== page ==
Mark Fell - Attack On Silence(DVD) [Line - 2008]
Here’s something you don’t see too often: a DVD release. Rather than being a soundtrack or an extended music video, Mark Fell gives us interacting sounds and images - though I assume that the audio is manipulating the visual. The disc, presented in a lush DVD digi-pack, contains three pieces; varying dramatically in length. To some extent, describing this work is all wasted breath really; like Fell’s “Multistability” (Raster Noton), this is something that really needs to be experienced first hand. All I can do is provide a sense of what Fell does, so I’ll just briefly describe each track in the broadest terms.
All three works are fine examples of Fell’s clinical, electronic constructions: “academic” sounding digital explorations, with rigorous attention to detail. The first, and shortest, track (all three pieces are titled by their duration) is just over two minutes in length. Sonically, its a series of quick cutting, jolting changes - with an almost cartoon-like sense of pacing. Each snippet of sound has a wonderful quality, and most could easily be drawn out for a long drone track. These cuts and jumps are accompanied visually by a long strip across the screen, which garishly changes with each jolt; different colours moving in lines, up and down within the strip. The second piece, “16:19”, sees a cube on the screen; with its top-left and bottom-right corners being the focus of visual change. The track starts off with long, slow-paced tones; stretched out by Fell and stretching my ears in the process - the cube changing with each new tone. After this, crisp, trebly clicks and pips appear; which pulsate the corners of the cube in different colours. The clicks, and surrounding sound, get increasing agitated until they finally speed up, with bursts of noise and very dry sounding drones following. All the while, the cube becomes more agitated too; flashing and changing in ever brighter colours. Near the end of “16:19”, looping, stuttering rhythms emerge; before harsh, blaring tones take the track to its finish. The third, last and longest track, “38:44”, returns to a strip on the screen. This time, though, the sound is visualised as emanating from a vertical, central line; with the right side of the strip mirroring the left, and presumably echoing the stereo channels. So, this line changes in colour, thickness and intensity, according to the sound; with its changes spreading outwards to the left and right. Here, Fell concentrates on slow, constantly shifting drones; with some truly, deliriously beautiful tones, and even some HNW-esque crackling. These long passages are divided by gaps of thunderous silence (audio and visual).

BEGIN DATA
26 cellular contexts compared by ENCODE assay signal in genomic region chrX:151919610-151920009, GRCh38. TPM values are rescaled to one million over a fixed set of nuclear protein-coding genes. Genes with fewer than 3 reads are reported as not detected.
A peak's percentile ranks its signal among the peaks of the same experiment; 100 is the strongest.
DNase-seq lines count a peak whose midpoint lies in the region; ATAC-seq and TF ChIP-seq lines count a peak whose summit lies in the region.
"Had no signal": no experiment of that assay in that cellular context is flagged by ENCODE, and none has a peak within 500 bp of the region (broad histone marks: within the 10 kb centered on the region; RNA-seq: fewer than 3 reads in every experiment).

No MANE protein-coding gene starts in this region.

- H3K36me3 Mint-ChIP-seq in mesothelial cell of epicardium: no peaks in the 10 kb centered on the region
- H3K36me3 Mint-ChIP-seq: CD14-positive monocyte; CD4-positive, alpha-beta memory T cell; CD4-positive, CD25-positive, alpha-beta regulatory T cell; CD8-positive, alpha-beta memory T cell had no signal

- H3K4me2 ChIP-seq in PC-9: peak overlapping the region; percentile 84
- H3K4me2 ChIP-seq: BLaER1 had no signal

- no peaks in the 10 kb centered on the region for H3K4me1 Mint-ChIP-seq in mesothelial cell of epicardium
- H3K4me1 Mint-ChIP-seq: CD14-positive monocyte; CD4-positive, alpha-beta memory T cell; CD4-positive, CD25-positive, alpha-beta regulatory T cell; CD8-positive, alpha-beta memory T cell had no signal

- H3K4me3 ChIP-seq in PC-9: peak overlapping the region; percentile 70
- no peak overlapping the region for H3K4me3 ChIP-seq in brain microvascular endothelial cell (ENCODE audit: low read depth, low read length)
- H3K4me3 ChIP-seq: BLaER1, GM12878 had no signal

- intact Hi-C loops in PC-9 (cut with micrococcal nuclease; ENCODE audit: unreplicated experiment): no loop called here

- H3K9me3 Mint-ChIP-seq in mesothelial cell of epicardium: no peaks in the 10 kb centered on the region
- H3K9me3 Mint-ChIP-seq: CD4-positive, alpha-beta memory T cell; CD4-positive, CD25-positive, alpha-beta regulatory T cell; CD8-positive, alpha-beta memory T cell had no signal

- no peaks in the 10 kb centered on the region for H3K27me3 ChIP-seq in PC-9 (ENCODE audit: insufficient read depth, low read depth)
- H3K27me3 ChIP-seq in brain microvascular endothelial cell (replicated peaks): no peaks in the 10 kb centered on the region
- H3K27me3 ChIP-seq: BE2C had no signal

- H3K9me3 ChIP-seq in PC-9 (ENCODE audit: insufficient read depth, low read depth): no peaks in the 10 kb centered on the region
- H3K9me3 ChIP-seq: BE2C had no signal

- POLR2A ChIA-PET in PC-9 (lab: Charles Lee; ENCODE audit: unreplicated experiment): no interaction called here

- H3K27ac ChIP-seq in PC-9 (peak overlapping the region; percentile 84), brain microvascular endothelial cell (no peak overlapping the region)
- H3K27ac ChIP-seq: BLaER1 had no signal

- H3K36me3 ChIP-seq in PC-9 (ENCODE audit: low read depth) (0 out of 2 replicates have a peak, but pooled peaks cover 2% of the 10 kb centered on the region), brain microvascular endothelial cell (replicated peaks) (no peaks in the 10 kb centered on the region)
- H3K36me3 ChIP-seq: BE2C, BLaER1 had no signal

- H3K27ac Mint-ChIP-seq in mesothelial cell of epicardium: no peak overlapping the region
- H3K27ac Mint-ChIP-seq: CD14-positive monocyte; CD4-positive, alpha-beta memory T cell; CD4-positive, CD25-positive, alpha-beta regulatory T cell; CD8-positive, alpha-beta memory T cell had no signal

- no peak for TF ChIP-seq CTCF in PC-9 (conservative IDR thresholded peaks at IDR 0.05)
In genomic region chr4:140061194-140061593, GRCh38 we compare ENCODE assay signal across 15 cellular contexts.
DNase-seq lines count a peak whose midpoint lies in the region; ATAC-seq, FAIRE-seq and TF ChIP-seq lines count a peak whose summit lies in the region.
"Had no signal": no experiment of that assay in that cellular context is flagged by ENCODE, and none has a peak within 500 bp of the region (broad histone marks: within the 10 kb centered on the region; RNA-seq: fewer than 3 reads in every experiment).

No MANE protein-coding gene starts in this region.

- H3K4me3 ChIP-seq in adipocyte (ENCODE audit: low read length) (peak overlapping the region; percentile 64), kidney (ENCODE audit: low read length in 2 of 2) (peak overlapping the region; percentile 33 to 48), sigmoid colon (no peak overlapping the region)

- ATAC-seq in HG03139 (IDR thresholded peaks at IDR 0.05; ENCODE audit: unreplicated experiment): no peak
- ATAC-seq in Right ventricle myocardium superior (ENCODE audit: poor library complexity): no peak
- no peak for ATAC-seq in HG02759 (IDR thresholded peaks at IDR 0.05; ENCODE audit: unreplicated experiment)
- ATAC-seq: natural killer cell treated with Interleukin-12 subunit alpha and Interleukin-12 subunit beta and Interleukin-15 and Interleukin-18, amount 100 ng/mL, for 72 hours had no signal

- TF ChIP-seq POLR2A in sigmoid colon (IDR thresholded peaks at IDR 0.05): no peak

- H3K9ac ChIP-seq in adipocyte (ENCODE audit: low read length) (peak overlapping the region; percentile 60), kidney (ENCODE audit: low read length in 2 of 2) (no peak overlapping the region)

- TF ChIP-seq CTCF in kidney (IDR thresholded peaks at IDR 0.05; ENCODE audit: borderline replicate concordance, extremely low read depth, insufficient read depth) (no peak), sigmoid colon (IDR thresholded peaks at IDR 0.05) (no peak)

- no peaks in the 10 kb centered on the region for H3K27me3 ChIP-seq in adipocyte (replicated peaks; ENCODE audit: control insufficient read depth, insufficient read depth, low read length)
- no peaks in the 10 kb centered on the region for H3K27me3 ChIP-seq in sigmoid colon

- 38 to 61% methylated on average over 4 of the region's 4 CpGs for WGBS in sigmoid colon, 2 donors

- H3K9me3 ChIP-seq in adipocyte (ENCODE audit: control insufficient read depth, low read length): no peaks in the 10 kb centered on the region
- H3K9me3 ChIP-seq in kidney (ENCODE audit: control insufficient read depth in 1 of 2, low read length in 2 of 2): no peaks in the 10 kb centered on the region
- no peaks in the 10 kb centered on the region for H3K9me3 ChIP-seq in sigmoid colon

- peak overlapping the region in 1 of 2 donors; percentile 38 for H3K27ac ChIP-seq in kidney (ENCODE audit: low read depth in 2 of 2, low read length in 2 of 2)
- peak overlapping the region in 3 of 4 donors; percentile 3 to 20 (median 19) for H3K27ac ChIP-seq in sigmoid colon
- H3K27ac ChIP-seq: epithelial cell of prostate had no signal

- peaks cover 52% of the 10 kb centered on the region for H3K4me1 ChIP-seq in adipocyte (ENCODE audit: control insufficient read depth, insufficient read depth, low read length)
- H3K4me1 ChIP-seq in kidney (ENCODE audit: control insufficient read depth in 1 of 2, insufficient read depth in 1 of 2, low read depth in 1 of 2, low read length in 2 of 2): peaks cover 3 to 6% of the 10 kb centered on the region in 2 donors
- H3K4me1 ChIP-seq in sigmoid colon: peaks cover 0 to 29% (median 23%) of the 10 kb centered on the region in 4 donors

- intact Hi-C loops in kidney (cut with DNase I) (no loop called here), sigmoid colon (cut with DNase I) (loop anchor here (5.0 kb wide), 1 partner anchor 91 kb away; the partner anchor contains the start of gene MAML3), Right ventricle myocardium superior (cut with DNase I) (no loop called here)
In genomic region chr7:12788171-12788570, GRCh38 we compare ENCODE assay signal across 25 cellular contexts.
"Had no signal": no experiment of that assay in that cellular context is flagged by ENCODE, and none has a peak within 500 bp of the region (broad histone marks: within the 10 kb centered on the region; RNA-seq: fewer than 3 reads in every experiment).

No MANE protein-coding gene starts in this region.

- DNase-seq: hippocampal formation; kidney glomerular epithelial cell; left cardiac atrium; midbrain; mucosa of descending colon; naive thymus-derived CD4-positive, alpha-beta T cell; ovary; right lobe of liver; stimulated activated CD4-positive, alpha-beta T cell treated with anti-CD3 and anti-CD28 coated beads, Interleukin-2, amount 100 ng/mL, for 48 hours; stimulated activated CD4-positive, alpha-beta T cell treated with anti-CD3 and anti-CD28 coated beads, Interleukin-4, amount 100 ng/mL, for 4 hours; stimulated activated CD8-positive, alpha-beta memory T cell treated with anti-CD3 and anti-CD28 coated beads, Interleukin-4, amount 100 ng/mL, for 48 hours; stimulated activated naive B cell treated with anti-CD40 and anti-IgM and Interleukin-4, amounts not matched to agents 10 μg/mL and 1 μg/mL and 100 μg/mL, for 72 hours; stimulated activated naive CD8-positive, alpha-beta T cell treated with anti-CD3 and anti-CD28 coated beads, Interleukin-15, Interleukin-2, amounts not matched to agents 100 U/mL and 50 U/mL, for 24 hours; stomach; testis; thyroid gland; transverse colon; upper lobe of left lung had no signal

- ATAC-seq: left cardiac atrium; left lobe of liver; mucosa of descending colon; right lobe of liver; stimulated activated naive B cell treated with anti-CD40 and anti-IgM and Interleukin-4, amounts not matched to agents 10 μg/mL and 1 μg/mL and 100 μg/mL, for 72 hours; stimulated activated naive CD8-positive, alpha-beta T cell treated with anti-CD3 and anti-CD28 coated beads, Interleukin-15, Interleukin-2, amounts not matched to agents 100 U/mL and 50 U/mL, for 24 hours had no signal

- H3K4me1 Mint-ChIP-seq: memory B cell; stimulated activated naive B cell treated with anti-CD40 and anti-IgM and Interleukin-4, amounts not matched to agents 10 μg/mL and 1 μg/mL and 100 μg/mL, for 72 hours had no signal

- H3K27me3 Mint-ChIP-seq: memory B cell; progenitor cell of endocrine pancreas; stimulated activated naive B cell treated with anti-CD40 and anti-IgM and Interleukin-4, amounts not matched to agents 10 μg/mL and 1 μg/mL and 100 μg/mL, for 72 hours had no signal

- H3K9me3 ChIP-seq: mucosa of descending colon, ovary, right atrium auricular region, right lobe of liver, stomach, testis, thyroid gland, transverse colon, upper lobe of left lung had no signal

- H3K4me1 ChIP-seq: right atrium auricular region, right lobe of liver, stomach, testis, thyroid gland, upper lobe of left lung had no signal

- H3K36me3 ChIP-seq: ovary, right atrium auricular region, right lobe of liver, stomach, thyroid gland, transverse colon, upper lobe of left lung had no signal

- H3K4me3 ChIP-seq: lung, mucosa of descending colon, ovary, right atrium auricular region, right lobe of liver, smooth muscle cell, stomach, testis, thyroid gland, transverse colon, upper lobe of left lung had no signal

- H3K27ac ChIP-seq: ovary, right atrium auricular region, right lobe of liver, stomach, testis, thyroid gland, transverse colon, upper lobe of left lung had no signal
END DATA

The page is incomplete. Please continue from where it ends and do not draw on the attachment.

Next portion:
That gives you a sense of what the DVD contains, but like I said, its really something that needs to be experienced first hand. Its also something that ideally requires a large screen or projector, so that immersion can be as absolute as possible. In audio terms, “Attack On Silence” is incredibly controlled and austere; though for all the coldness this can produce, sections of the DVD are very warm in places - woolly, even. There’s a genuine sense of sounds being pushed and pulled to their extremes, and these tones certainly wander the head and stretch the ears. The visual element encourages much greater concentration from the listener/viewer, but at the same time also plays with the brain; forcing it to juggle the audio and visual elements - something that didn’t come easily to me. Its very psychedelic, but in the most clinical, austere way imaginable. Its entirely possible that the DVD is actually brainwashing the consumer to buy more Fell/Line product…!
In summary, another great, provocative release from Mark Fell; testing boundaries of “music” and our experiences of Martin P